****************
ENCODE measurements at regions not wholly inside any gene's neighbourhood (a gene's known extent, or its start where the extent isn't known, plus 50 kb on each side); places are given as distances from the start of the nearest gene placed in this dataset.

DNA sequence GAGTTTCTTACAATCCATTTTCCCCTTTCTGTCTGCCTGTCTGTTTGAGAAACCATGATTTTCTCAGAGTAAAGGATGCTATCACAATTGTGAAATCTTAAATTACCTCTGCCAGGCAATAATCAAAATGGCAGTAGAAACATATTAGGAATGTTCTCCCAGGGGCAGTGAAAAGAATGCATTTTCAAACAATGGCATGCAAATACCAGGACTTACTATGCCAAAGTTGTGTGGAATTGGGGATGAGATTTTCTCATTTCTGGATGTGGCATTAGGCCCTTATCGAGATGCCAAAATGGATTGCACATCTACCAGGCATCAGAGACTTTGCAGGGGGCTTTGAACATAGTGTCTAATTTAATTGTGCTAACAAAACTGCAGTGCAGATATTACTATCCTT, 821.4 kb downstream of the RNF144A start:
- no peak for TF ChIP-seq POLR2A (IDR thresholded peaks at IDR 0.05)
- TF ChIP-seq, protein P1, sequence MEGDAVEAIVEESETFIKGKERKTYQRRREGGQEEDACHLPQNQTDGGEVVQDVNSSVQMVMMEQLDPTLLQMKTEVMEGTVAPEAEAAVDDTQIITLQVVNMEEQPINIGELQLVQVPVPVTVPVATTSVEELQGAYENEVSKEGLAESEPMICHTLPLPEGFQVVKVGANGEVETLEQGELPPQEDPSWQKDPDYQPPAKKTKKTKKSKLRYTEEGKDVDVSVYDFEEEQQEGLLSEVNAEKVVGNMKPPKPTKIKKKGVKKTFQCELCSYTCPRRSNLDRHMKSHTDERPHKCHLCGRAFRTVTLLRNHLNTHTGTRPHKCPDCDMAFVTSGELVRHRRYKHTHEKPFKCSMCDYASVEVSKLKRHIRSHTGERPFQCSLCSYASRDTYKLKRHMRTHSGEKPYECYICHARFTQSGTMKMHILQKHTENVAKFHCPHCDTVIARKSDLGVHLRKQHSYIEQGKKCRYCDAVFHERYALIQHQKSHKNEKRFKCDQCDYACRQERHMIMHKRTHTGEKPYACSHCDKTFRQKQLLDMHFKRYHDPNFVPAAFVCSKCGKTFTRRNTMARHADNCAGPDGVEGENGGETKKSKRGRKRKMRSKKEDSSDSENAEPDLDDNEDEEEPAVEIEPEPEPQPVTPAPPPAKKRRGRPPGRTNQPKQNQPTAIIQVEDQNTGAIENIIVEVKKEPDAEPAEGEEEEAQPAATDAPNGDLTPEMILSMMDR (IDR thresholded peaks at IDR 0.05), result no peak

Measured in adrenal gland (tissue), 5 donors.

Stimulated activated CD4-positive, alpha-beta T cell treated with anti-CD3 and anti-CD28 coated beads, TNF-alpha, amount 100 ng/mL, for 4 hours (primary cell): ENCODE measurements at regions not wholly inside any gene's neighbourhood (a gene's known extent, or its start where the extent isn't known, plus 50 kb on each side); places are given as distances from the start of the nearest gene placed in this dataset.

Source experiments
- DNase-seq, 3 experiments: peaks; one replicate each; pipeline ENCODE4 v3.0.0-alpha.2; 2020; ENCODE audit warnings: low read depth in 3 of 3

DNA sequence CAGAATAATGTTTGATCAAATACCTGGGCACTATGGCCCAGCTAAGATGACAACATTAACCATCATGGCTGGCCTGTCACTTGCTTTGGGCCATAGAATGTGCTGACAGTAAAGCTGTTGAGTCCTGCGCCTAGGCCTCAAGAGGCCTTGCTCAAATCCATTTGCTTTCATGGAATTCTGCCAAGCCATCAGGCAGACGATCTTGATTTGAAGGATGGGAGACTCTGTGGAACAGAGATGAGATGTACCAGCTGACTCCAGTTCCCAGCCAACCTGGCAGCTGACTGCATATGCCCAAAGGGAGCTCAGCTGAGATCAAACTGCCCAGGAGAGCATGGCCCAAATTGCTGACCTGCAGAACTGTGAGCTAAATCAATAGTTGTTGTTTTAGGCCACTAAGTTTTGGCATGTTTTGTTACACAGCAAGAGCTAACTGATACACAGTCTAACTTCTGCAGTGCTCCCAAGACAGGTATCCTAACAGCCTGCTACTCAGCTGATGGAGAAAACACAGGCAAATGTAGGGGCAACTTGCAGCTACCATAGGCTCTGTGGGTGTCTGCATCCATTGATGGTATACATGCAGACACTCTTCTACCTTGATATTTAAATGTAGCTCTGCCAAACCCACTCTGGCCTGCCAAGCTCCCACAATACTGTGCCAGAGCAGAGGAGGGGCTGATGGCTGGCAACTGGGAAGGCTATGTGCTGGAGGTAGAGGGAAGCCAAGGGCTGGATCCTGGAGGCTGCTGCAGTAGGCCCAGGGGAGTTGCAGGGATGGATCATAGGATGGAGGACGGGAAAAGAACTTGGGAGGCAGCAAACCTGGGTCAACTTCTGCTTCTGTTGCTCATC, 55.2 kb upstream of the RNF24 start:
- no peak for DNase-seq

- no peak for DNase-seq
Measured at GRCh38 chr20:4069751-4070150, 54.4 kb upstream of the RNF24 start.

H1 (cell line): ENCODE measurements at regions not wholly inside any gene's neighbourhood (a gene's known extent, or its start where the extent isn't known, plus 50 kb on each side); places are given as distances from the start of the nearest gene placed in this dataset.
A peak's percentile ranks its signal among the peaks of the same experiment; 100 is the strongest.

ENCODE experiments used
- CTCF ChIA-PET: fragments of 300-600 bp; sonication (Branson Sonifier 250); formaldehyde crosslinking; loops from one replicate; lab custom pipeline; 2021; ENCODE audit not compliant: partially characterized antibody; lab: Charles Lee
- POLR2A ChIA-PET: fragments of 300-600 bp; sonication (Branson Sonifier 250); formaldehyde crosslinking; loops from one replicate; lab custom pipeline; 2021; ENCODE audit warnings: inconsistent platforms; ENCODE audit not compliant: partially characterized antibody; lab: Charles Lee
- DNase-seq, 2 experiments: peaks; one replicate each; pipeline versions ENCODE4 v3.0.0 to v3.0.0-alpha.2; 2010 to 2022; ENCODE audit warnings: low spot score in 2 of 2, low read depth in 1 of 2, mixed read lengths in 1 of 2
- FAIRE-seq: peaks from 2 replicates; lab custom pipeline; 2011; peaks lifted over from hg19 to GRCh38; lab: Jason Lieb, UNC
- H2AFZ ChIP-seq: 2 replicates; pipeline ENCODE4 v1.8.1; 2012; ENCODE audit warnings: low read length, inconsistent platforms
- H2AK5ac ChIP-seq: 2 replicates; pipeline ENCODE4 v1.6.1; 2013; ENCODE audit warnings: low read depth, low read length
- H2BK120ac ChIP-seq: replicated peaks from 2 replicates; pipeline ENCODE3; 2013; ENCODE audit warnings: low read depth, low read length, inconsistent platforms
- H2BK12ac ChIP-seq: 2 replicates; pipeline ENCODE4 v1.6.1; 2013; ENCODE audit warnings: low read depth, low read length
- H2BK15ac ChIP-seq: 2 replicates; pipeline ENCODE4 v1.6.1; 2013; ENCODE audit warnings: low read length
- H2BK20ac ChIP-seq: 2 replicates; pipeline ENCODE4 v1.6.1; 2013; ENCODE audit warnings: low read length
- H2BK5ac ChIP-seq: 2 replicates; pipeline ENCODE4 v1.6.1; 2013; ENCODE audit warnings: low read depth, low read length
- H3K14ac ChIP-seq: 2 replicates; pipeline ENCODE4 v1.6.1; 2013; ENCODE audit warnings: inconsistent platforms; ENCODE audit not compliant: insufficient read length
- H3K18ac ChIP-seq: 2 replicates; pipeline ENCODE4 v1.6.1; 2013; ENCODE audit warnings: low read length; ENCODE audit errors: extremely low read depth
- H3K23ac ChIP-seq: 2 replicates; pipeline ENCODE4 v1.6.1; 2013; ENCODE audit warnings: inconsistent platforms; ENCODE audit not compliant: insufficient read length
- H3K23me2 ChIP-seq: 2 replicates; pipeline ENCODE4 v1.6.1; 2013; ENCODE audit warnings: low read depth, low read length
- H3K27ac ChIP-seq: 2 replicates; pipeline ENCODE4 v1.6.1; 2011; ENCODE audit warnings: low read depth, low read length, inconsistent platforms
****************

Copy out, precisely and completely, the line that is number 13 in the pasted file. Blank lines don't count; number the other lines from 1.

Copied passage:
H1 (cell line): ENCODE measurements at regions not wholly inside any gene's neighbourhood (a gene's known extent, or its start where the extent isn't known, plus 50 kb on each side); places are given as distances from the start of the nearest gene placed in this dataset.